Don Markus: It’s not just end-of-game situations. Turgeon said after the win over the Wolfpack that his team had not run a single play correctly coming out of timeouts and were lucky that Alex Len was in the right spot to put back Pe’Shon Howard’s baseline airball with under a second remaining.
Not that a lot of games typically come down to a final possession. But Maryland has now taken three bad shot in those situations -- Howard’s forced 3-pointer over a flying defender against Kentucky, Seth Allen’s blocked 3-pointer with a wide-open Len rolling to the basket against Florida State last week and now Howard’s shot this week.
It was interesting talking with some of the players after the win over the Wolfpack about that last possession.
Len said the play was supposed to be a high screen and a pass to senior Logan Aronhalt for what would have likely been a wide-open 3 since he was probably the player N.C. State was going to sacrifice in order to double-team Len.
Allen said it was supposed to be “some sort of lob to Alex."
Howard did not come into the press room, but on tape it looks like Allen picked up his dribble and gave the ball to Howard in something of a panic move. As badly as it would have looked if Howard’s shot was blocked too -- and it came close, which is why Len was so open underneath -- I’m not sure Aronhalt was a great option for two reasons.
One, the Terps just needed a two-point basket or even a two-shot foul to have a chance to win. Also, after a hot stretch earlier in the season, the team’s designated 3-point shooter has cooled off considerably in ACC play. I am not sure why Dez Wells was throwing the ball inbounds and was essentially out of the play.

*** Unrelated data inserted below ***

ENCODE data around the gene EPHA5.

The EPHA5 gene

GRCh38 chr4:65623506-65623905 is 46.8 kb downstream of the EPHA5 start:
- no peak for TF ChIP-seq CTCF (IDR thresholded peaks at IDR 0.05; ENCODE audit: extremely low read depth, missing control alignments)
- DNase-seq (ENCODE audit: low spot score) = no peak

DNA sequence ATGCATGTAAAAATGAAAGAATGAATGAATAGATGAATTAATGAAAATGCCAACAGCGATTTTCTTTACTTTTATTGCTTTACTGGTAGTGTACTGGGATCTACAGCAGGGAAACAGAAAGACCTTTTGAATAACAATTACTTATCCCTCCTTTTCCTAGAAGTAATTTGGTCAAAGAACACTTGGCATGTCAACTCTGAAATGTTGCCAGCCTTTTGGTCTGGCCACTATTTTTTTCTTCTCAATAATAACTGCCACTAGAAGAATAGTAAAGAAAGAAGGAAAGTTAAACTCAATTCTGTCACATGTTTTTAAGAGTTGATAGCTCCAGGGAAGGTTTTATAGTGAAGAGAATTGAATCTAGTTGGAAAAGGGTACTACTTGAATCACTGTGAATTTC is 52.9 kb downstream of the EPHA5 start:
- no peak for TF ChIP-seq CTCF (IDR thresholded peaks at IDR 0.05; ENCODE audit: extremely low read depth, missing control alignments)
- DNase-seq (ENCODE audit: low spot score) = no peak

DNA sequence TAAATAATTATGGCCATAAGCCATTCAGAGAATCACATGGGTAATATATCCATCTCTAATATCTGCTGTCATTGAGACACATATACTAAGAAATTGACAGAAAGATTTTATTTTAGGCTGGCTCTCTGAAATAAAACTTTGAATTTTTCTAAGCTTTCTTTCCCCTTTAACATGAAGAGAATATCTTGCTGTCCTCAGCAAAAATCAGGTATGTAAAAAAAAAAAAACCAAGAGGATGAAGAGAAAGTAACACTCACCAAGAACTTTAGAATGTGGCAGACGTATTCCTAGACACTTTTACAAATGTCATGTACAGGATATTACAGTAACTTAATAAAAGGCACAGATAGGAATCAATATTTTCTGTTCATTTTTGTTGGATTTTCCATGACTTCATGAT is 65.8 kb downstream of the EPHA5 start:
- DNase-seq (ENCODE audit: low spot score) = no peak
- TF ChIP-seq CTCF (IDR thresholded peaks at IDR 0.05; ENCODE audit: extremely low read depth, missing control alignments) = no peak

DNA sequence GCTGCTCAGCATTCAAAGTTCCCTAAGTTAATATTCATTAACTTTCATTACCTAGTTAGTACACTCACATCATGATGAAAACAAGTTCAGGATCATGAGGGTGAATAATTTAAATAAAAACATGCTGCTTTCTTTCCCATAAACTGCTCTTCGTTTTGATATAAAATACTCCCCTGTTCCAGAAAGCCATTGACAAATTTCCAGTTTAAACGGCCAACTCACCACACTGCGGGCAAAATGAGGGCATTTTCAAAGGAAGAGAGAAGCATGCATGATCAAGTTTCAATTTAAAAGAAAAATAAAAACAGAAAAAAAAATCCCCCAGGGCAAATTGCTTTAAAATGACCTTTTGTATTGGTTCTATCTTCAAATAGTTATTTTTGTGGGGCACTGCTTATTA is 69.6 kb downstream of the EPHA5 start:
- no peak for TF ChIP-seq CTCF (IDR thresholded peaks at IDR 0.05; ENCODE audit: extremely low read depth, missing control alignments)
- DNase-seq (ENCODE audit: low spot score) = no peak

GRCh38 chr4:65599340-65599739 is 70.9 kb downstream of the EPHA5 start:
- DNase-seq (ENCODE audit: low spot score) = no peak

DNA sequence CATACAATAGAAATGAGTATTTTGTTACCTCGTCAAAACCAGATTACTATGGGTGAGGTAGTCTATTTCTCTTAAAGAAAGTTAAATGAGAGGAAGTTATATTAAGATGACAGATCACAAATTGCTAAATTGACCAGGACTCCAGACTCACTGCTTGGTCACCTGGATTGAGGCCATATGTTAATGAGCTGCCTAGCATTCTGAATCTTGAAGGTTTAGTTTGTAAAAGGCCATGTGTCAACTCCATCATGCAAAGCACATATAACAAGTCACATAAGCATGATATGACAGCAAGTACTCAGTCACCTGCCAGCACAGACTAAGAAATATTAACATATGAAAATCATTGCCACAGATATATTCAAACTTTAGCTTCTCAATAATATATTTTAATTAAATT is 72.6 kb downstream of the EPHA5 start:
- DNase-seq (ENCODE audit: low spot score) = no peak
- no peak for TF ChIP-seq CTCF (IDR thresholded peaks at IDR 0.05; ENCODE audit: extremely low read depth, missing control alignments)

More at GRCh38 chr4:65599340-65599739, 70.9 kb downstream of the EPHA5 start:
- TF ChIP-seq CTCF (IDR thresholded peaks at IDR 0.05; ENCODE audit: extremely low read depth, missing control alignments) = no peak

Running end-of-game plays or even end-of-clock situations is usually more a crapshoot with college players than an art form. But the way the Terps are playing right now -- either trying to keep the score low or doing that by missing a lot of shots at their end and keeping the other team out of sync with great defense -- will lend itself to more of them, possibly Saturday at North Carolina.
Somehow Turgeon will have to get his team to figure out what the heck he is telling them during the previous timeout.
The Maryland football team will welcome three early enrollees to campus next week. What can we expect from them?
Matt Bracken: The Terps will officially unveil their 2013 football recruiting class Feb. 6, with in-person introductions to wide receiver Deon Long, offensive lineman Silvano Altamirano and cornerback Will Likely available to fans and the media.